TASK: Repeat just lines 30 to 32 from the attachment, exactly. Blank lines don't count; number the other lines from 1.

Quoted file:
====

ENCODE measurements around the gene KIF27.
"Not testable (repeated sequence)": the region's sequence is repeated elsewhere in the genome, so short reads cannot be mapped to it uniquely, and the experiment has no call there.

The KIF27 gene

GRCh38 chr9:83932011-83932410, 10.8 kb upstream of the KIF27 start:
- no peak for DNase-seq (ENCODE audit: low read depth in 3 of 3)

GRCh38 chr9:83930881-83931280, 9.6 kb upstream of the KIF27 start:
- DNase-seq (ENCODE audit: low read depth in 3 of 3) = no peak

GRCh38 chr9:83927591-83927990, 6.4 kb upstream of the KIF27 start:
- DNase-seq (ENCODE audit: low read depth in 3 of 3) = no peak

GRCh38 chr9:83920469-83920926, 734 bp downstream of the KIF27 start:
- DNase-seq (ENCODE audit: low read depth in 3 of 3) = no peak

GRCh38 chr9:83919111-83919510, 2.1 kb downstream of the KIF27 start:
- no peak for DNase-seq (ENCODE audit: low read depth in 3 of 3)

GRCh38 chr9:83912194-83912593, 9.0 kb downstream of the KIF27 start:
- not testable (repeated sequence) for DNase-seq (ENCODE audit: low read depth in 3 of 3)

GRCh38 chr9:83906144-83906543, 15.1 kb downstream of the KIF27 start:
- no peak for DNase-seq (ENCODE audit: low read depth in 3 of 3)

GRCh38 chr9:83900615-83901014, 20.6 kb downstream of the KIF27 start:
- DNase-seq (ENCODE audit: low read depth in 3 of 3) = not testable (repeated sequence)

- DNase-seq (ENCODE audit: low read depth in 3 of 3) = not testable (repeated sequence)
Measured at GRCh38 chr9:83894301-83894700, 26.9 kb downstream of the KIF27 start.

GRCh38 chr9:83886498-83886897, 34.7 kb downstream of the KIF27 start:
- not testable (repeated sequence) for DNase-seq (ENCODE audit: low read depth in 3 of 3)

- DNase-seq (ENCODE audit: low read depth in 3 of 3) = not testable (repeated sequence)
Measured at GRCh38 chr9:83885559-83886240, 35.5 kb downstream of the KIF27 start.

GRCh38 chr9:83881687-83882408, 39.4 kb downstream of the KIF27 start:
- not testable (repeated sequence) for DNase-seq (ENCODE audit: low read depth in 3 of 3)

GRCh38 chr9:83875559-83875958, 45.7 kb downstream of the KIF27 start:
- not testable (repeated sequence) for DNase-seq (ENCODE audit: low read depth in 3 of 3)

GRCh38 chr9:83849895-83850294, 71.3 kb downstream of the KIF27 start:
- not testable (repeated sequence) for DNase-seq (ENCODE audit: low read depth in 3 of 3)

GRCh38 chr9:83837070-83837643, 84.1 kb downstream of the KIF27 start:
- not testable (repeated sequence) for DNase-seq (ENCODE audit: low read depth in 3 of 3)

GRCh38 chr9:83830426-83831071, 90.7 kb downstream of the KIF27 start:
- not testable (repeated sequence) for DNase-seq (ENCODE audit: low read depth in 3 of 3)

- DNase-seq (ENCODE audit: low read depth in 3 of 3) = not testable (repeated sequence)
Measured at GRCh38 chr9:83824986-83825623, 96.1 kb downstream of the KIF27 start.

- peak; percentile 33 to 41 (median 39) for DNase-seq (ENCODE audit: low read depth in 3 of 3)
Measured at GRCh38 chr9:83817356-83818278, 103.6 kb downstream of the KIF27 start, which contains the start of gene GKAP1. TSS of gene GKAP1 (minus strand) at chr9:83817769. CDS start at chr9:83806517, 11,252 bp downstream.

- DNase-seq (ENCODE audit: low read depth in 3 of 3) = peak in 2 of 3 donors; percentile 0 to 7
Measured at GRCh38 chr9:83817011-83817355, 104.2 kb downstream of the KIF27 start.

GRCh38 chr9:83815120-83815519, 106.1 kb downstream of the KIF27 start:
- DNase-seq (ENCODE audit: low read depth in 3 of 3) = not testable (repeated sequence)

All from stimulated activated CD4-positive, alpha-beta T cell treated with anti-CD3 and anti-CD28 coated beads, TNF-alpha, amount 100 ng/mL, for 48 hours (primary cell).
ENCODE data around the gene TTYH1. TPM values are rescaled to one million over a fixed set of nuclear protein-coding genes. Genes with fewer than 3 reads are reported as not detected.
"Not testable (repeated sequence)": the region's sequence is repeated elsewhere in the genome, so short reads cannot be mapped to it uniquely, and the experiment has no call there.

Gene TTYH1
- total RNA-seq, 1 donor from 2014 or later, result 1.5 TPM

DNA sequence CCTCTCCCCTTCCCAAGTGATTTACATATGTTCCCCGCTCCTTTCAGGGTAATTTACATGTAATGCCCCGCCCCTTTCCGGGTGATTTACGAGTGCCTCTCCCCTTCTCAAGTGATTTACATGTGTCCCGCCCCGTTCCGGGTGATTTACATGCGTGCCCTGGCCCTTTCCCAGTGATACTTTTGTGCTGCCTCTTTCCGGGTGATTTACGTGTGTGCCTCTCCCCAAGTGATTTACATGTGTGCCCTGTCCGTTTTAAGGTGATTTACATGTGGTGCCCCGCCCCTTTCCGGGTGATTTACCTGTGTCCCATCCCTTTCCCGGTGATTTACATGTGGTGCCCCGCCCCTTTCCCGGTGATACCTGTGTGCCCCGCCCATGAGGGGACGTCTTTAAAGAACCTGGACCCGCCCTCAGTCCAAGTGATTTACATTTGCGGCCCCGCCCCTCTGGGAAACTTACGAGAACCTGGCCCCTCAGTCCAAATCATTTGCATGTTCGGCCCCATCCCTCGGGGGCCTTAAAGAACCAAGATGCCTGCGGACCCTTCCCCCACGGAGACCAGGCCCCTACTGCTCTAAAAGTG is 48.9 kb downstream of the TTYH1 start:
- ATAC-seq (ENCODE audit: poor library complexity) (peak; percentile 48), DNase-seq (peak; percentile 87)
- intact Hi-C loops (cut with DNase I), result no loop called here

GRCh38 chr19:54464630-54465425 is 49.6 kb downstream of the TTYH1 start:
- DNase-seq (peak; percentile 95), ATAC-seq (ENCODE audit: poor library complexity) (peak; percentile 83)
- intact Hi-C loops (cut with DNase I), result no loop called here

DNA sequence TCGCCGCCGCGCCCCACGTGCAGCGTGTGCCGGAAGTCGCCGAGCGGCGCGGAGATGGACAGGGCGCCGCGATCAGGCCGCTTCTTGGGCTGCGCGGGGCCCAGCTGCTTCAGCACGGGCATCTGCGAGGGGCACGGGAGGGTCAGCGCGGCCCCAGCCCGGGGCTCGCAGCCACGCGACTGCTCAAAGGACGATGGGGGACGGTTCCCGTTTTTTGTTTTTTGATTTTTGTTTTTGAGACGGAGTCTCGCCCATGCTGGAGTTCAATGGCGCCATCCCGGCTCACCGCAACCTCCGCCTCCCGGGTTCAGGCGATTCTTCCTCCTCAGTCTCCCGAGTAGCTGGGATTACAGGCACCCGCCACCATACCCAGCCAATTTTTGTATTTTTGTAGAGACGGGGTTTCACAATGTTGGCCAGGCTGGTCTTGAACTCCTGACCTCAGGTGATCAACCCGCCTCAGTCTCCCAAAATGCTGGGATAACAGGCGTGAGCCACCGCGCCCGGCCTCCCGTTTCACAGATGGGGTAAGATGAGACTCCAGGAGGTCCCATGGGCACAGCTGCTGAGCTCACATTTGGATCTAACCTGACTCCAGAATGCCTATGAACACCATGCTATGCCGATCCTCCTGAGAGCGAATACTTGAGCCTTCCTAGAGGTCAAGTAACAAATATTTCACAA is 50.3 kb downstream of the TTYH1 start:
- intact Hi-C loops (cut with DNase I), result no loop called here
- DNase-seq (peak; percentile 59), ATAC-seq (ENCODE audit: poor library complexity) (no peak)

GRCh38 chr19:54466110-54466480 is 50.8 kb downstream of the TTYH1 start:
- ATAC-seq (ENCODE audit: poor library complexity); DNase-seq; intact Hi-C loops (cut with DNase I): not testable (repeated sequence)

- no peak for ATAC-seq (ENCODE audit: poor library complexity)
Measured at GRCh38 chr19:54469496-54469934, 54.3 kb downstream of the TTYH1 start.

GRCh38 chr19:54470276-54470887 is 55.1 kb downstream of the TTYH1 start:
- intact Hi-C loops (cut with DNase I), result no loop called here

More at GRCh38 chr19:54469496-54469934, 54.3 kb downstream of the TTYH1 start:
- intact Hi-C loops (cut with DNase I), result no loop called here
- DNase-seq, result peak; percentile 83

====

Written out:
GRCh38 chr9:83849895-83850294, 71.3 kb downstream of the KIF27 start:
- not testable (repeated sequence) for DNase-seq (ENCODE audit: low read depth in 3 of 3)

GRCh38 chr9:83837070-83837643, 84.1 kb downstream of the KIF27 start: